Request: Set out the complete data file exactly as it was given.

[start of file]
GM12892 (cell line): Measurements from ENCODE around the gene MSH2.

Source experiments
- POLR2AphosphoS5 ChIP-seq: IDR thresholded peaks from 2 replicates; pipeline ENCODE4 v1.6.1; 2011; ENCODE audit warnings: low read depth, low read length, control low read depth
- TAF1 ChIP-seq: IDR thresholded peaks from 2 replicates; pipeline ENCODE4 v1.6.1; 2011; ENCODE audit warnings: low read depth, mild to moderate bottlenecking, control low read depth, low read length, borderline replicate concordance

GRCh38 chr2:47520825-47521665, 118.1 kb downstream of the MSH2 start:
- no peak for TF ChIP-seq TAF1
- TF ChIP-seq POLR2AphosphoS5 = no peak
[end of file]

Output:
GM12892 (cell line): Measurements from ENCODE around the gene MSH2.

Source experiments
- POLR2AphosphoS5 ChIP-seq: IDR thresholded peaks from 2 replicates; pipeline ENCODE4 v1.6.1; 2011; ENCODE audit warnings: low read depth, low read length, control low read depth
- TAF1 ChIP-seq: IDR thresholded peaks from 2 replicates; pipeline ENCODE4 v1.6.1; 2011; ENCODE audit warnings: low read depth, mild to moderate bottlenecking, control low read depth, low read length, borderline replicate concordance

GRCh38 chr2:47520825-47521665, 118.1 kb downstream of the MSH2 start:
- no peak for TF ChIP-seq TAF1
- TF ChIP-seq POLR2AphosphoS5 = no peak